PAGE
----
Phil Bardsley and I had our quasi-monthly dim sum/shoot some event on Saturday. For the first time I can recall, we didn't finish everything we ordered at Noble Court. I think this means my stomach may be shrinking.
At the range, I mostly shot .45 ACP from my SIG 220, but I rented a Kimber Gold Match II to try it out. Phil has a Kimber Eclipse Pro that I've shot a few times. Kimbers are very nice pistols and accurate like anything. I was hoping to see a big enough difference between the Kimber and my SIG to make me want to trade up, but Kimbers don't come cheap and even with a trade-in on my well-used SIG, I expect to pay a lot for one.
I did get to thinking about another cowboy gun, however. I enjoy my Cimarron Arms Model P SA .45 so much that I want to get a companion (or two). After shooting, I stopped off at two places near me: Adventure Sports in Lynnwood and Sam's Gun Shop in Everett. Adventure Sports carries several Uberti pistols and long guns; Sam's carries the Cimarron line. (Sam's is the only Cimarron dealer in WA state.) Cimarron are made by Uberti in Italy, but the lines are actually distinct. There are several models in each range that are not available in the other.
At Adventure Sports, I was looking longingly at a .45 1858 New Army conversion. It's a big gun with a long 8" barrel, but felt surprisingly light when I handled it and it's very nicely balanced. I'm a little hesitant to get another pistol that shoots .45 LC because of the difficulty finding jacketed rounds for it--as well as the expense of even the cowboy action rounds. But I learned from Sam's that they have such faith in the circulation system for their range that they allow shooting lead cap bullets. I've been shooting at Wade's for years, but it's nice to know that there's a place only a few miles from my house where I can shoot my SA even when I can't find jacketed rounds.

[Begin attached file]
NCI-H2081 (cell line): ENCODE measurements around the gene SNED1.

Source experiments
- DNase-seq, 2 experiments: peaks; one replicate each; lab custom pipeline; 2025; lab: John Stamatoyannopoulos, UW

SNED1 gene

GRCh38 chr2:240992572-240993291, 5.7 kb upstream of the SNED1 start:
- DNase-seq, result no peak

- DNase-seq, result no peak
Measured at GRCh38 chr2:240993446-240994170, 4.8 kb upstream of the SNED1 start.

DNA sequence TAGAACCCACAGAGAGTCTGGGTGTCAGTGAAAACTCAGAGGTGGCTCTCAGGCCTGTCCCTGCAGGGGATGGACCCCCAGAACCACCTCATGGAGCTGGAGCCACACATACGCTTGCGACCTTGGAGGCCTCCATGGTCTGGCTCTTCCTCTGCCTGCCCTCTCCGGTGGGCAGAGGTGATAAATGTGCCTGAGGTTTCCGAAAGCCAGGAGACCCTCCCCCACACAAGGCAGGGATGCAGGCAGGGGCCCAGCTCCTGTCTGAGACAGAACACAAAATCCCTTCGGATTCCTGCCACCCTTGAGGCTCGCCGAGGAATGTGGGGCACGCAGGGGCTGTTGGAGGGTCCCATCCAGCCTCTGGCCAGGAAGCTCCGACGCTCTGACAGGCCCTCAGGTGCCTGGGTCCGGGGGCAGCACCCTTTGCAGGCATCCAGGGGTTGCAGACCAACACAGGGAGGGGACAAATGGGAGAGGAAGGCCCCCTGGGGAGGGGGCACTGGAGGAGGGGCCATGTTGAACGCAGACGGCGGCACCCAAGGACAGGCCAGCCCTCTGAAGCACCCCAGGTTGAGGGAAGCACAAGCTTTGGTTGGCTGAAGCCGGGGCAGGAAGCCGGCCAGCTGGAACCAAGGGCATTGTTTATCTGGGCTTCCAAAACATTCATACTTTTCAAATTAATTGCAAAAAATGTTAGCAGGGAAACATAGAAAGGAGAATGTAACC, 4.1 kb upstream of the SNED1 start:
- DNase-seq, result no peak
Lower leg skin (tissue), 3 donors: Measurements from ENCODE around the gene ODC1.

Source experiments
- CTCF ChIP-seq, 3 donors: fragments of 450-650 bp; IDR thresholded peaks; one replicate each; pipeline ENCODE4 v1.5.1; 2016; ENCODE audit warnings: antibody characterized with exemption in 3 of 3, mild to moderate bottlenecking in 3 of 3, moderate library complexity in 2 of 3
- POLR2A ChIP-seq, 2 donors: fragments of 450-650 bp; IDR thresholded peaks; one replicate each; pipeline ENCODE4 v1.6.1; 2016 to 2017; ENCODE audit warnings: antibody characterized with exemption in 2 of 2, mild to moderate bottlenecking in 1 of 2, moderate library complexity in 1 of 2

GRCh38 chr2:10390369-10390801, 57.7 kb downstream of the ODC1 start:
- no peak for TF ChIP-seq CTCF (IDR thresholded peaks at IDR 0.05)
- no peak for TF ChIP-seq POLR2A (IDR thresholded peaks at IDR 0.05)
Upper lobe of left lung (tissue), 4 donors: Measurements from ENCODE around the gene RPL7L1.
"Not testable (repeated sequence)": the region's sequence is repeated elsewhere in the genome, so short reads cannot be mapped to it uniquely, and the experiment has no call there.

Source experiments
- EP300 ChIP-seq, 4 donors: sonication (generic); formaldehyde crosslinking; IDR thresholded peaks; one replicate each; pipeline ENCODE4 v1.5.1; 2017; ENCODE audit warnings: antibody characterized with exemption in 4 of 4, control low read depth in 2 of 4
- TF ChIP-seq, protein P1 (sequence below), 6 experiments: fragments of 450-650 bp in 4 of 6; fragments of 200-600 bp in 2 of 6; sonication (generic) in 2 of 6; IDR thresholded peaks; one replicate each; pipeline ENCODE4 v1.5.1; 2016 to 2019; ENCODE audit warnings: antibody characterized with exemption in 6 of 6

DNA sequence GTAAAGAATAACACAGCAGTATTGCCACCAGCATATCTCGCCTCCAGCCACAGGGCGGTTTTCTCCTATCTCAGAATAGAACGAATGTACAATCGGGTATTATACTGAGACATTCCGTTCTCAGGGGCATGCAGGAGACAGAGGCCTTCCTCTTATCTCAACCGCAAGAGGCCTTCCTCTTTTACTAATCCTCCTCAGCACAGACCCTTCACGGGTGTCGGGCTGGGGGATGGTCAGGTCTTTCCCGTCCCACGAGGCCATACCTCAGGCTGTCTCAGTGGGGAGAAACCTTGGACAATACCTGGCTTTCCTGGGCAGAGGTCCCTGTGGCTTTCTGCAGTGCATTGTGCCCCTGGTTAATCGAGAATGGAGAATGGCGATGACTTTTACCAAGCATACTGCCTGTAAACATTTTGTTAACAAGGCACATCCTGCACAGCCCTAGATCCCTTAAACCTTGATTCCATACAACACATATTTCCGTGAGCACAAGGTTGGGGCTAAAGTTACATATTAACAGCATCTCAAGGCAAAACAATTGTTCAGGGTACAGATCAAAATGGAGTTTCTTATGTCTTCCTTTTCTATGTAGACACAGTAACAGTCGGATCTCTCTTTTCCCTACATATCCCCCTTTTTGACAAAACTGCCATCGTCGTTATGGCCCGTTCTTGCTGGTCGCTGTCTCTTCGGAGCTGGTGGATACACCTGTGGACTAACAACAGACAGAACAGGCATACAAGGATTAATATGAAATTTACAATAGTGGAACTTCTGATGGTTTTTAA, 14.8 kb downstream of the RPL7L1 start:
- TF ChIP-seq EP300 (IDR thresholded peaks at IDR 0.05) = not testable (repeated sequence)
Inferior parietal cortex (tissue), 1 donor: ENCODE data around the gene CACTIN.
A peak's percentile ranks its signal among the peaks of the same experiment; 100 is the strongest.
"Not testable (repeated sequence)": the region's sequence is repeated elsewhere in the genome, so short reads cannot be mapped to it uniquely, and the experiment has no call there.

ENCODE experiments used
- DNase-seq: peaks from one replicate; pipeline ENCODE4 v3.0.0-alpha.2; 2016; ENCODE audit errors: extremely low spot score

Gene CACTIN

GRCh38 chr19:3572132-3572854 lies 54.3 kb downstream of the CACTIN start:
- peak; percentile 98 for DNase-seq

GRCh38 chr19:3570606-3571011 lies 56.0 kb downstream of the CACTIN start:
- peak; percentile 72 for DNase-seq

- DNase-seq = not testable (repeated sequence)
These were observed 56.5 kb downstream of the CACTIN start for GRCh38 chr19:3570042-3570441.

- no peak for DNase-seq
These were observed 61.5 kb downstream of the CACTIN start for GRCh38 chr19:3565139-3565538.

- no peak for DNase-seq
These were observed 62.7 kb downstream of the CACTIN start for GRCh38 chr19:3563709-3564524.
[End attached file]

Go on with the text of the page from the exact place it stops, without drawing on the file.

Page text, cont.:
At Sam's I found what I'd hoped they'd have: Cimarron's model of the .38 Colt Lightning. It's chambered for .38 special and has a bird's head grip. It's a nice light piece and well balanced. The .38 ammo is much less expensive than .45 LC and is widely available as FMJ, so indoor shooting at any range isn't a problem. They had one with a 5.5" barrel and another with, I think, a 4.75" or maybe 3.5" barrel. The 5.5" barrel is what I wanted and I bought it after only a few minutes consideration (just long enough to let me look over a Cimarron "Yellow Boy" they had on the wall). I don't have a concealed carry permit, so I have to wait for a background check to clear before I can take possession of the gun, but I could have it by the weekend. Also, I can fire it on the premises at Sam's (on their range, not in the shop).
The acquisition of the Lightning gives me a pair that is similar to the pair of pistols that Doc Holliday is reputed to have carried--except that his were nickel plated and ivory handled. Mine are blued with a color case-hardened frame and Tru Ivory grips. I'd love to get genuine ivory or, even better, mammoth ivory; however, it's difficult and expensive to get natural ivory for a SA grip because of the size required. Also, the Colt Lightning that Doc carried was a double action. Cimarron's model is single action. Interestingly, I read recently that the poor operating condition of most of the surviving Colt Lightnings is due to the owner's practice of firing them as single-action pistols, which is what they would be used to. Apparently, the Lightning wasn't intended for single-action use.